19 And I saw the beast, and the kings of the earth, and their armies, gathered together to make war against him that sat on the horse, and against his army.
20 And the beast was taken, and with him the false prophet that wrought miracles before him, with which he deceived them that had received the mark of the beast, and them that worshipped his image. These both were cast alive into a lake of fire burning with brimstone.
21 And the remnant were slain with the sword of him that sat upon the horse, which sword proceeded out of his mouth: and all the fowls were filled with their flesh. – Revelation 19:11–21.
So one basic approach in figuring out prophecy—what this series is all about—is to rule out any and all literal interpretations that are not only physically impossible, but are morally repugnant.
An “angel” summoning “all the fowls that fly in the midst of heaven” to a great feast — oddly dubbed “the supper of the great God” — to gorge on “the flesh of all men, both free and bond, both small and great” is not only gory and gruesome, but is cruel and unjust punishment as well — and unduly vengeful, unworthy of God.
Any interpretation that involves Christian behavior that is morally forbidden by well-established Christian ethics cannot abide. Any and all such literal interpretations must therefore be discarded.
Another word of caution: if prophecy doesn’t make sense literally and/or ethically, then better not to interpret that prophecy literally. Take, for instance, this catch-and-release scenario:
7 And when the thousand years are expired, Satan shall be loosed out of his prison,
8 And shall go out to deceive the nations which are in the four quarters of the earth, Gog, and Magog, to gather them together to battle: the number of whom is as the sand of the sea.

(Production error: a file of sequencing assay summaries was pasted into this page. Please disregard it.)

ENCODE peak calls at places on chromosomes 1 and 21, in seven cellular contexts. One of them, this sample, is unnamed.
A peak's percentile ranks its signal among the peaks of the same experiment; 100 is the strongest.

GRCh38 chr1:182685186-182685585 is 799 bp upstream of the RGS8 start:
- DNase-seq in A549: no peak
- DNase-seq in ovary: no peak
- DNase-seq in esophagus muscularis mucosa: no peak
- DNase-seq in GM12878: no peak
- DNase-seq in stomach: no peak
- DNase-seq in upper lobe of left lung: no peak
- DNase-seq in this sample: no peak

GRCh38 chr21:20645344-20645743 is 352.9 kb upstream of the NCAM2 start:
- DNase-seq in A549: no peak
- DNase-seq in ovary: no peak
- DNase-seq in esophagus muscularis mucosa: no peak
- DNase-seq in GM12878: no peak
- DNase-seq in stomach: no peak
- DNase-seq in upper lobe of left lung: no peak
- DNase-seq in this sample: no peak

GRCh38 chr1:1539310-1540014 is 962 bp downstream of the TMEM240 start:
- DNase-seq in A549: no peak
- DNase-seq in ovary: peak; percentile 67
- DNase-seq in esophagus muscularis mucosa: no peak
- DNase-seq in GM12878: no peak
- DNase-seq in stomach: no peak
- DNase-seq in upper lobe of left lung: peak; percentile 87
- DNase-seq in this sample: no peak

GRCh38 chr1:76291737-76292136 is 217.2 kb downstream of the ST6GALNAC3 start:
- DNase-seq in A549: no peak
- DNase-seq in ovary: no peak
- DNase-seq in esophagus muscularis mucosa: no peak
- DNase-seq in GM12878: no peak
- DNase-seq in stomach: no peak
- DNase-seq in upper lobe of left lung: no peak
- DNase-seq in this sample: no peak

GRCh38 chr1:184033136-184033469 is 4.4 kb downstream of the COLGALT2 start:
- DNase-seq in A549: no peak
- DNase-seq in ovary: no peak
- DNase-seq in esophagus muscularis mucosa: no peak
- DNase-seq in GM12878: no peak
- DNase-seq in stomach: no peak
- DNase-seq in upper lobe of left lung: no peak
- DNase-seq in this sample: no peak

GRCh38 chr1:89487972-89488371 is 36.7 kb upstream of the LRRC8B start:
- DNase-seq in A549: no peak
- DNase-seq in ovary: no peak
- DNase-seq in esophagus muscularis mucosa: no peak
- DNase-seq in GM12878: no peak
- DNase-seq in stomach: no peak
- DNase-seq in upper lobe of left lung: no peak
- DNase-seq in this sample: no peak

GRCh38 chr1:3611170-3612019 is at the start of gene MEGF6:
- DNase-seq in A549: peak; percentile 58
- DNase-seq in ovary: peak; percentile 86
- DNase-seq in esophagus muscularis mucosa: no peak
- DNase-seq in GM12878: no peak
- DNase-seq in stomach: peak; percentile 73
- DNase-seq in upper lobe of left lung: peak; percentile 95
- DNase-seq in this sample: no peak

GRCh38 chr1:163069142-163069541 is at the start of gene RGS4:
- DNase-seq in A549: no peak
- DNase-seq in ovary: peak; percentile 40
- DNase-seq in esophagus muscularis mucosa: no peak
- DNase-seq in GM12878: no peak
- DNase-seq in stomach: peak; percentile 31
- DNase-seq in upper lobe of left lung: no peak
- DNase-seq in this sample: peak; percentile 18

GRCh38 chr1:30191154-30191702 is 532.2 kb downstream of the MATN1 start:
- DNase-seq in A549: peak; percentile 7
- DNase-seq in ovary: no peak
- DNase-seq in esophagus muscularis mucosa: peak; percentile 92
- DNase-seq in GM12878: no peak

9 And they went up on the breadth of the earth, and compassed the camp of the saints about, and the beloved city: and fire came down from God out of heaven, and devoured them.
10 And the devil that deceived them was cast into the lake of fire and brimstone, where the beast and the false prophet are, and shall be tormented day and night for ever and ever. – Revelation 20:7–10.
What the heck is going on here? At first, Satan and his host are “cast alive into a lake of fire burning with brimstone.” Then, after a thousand years, “Satan shall be loosed out of his prison.”
Who did that? What sense does that make? How is justice and righteousness served by this? Fortunately, “the devil that deceived them was cast into the lake of fire and brimstone … and shall be tormented day and night for ever and ever.”
The Book of Revelation is written in secret code—one rife with metaphor and symbolic meaning. A secret code has be to deciphered in order to be understood. So don’t be fooled by those who say that you have to take the Bible literally.
The Baha’i teachings say this about the Book of Revelation:
Meditate then upon the utterance of one of the Prophets as He intimated to the souls of men, through veiled allusions and hidden symbols, the glad-tidings of the One Who was to come after Him, that thou mayest know of a certainty that their words are inscrutable to all save those who are endued with an understanding heart. He saith: “His eyes were as a flame of fire”, and “brass-like were His feet”, and “out of His mouth goeth a two-edged sword”. [Rev. 1:14–16; 2:18; 19:15.] How could these words be literally interpreted? Were anyone to appear with all these signs, he would assuredly not be human. And how could any soul seek his company? Nay, should he appear in one city, even the inhabitants of the next would flee from him, nor would any soul dare approach him! Yet, shouldst thou reflect upon these statements, thou wouldst find them to be of such surpassing eloquence and clarity as to mark the loftiest heights of utterance and the epitome of wisdom. Methinks it is from them that the suns of eloquence have appeared and the stars of clarity have dawned forth and shone resplendent. – Baha’u’llah, Gems of Divine Mysteries, pp. 52–53.
So here’s a rule-of-thumb when you want to figure out prophecy: Beware of false prophecies—meaning false interpretations of prophecies— if their literal interpretations contradict science, reason, ethics, human decency and justice.